Testing the characteristics of switch modules is not always as simple as it seems. Some are easy because they have RF connectors, others use connectors not usually used for for RF applications, particularly those with bandwidths less than 100MHz
Some switch systems are designed to handle signals in 50 ohm transmission lines, others in 75 ohms.
Some modules are designed to handle differential signals using 2 pole switching, in this case the important parameter is the differential impedance. This is particularly true when handling signals like RS232 (and derivatives), telecomms signals and serial interfaces such as Ethernet and USB.
In a system of course it is possible that none of these conditions apply, but the only way that reproducible specification can be generated is by specifying a condition that can easily be checked. For the most part that means measuring in a single ended 50 ohm environment using either a ground pin on the user connector or the connector ground to terminate the coaxial connection screen.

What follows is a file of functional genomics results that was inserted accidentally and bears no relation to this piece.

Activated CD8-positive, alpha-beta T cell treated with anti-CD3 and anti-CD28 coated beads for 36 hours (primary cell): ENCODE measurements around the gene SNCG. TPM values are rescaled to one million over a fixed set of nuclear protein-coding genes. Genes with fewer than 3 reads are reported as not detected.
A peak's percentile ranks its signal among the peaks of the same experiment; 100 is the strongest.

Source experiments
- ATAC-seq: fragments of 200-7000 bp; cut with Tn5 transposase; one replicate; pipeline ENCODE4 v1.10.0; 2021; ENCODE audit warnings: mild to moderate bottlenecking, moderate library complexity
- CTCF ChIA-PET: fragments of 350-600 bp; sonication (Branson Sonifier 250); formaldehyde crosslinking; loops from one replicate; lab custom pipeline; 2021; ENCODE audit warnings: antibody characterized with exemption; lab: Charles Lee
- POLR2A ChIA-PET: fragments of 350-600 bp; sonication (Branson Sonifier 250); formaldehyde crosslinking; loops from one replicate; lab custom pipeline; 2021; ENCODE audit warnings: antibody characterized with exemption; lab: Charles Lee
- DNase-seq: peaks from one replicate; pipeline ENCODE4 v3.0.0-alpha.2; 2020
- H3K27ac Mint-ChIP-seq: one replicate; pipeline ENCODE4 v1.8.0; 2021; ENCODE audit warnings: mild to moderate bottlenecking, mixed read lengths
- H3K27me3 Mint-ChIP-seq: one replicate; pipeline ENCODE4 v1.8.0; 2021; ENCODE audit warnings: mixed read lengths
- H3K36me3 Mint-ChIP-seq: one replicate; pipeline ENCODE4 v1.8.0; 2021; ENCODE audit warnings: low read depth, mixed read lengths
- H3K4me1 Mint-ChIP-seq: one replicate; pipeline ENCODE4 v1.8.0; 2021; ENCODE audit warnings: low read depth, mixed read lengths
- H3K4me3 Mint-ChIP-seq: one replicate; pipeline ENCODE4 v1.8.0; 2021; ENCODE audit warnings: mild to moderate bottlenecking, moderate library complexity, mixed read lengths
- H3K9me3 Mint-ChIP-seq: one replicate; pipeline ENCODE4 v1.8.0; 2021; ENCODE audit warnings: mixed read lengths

Pickering have an informal guide to how to make practical RF measurements on RF characteristics of a module which may be helpful to users when verifying performance.